Teleradiology paves way for remote medicine
By Kavita Chandran – Reuters
BANGALORE (Reuters) – On a computer monitor in his office in the high-tech hub of Bangalore, Indian radiologist Arjun Kalyanpur examines a scan of the skull of a six-year-old boy who fell off his bicycle.
A few minutes later, thousands of miles away, doctors at a hospital in Philadelphia prepare the boy for surgery after receiving an urgent email from Kalyanpur diagnosing a subdural hemorrhage in the child’s brain.
It’s the middle of the night in the United States, but it’s daytime in Bangalore and Kalyanpur and his team of 35 radiologists are reading hundreds of scans sent by hospitals across the United States during the night shift.
“ERs in the U.S. find it difficult to staff at night. There’s a radiologist shortage in the U.S. as well,” Kalyanpur told Reuters.
Bangalore, the outsourcing capital of the world, is becoming a global center for telemedicine thanks to a pool of Western educated doctors, extensive outsourcing infrastructure, lower costs and a convenient time zone to diagnose medical conditions during the U.S. night.
Teleradiologists in India read x-rays, CT scans, MRIs and other medical images of patients in the United States, Singapore and a host of other countries around the world.
It’s ideal for hospitals facing ballooning costs and a shortage of radiologists. And it’s not just teleradiology, experts say just about every area of medicine that does not require direct patient interaction could be outsourced in the future.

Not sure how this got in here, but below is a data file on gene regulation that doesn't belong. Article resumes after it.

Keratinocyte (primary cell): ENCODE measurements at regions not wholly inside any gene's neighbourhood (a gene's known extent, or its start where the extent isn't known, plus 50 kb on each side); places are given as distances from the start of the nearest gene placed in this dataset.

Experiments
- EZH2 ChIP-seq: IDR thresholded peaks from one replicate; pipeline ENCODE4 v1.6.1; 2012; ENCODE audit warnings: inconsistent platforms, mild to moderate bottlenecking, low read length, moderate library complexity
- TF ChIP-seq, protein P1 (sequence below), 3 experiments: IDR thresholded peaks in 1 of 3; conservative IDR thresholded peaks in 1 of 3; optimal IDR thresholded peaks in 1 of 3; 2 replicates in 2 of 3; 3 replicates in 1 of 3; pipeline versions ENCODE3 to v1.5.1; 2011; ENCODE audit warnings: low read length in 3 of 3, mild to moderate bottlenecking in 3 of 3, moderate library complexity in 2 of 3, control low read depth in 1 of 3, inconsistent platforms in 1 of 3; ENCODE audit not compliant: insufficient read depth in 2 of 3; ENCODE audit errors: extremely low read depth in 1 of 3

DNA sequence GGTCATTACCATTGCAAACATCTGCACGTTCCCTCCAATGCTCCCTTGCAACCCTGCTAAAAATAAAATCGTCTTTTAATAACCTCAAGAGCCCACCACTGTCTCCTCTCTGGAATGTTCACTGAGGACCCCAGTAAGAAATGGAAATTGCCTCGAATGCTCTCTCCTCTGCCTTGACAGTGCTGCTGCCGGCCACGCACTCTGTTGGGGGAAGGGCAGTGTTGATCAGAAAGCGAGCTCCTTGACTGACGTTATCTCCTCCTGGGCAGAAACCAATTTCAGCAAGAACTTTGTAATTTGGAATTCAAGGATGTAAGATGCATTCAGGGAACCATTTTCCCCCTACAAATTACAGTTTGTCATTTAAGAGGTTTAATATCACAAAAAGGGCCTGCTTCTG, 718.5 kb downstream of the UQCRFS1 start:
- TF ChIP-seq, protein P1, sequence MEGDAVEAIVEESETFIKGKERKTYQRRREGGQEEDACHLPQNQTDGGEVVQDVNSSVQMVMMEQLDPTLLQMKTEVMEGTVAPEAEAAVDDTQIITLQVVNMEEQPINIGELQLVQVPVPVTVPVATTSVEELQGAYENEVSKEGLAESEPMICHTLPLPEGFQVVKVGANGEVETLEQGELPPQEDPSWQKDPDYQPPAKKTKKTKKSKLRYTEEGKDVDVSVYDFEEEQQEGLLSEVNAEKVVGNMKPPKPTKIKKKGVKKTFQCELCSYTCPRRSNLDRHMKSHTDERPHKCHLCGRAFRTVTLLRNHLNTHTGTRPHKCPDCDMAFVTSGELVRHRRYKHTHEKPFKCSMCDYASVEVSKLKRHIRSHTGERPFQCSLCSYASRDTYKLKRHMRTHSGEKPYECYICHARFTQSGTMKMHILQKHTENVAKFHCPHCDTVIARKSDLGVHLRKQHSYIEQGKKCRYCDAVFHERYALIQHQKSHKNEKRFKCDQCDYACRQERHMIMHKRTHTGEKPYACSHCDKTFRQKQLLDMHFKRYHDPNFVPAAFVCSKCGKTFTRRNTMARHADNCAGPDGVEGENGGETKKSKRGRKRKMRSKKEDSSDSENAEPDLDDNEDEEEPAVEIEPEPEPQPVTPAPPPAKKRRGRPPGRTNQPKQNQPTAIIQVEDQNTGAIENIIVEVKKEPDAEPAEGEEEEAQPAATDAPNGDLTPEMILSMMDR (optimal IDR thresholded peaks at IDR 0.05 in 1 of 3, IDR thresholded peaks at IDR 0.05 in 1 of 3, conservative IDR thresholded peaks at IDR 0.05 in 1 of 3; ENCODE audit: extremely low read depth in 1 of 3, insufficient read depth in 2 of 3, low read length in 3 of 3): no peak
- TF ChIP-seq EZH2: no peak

This could include scans of pathology samples, ECGs, EEGs and other diagnostic systems used to determine a preliminary diagnosis.
“Telemedicine is on the rise,” said Avinash Vashistha, the CEO of Tholon Inc, a private equity advisory firm, who has written a book about outsourcing.
“Once it acquires critical mass in 2 to 3 years, we expect the thrust to come from insurance companies as they recognize the cost benefits and lower premiums for the plans that have components of telemedicine.”
There are some concerns, though, that it might lead to dangerous misdiagnosis and even those in the industry admit that regulation hasn’t caught up with technology when it comes to medical malpractice, ethics and legal liability.
Liability, privacy and malpractice issues pose challenges as this new industry expands without a supporting international regulatory framework as well as an ethical code of conduct.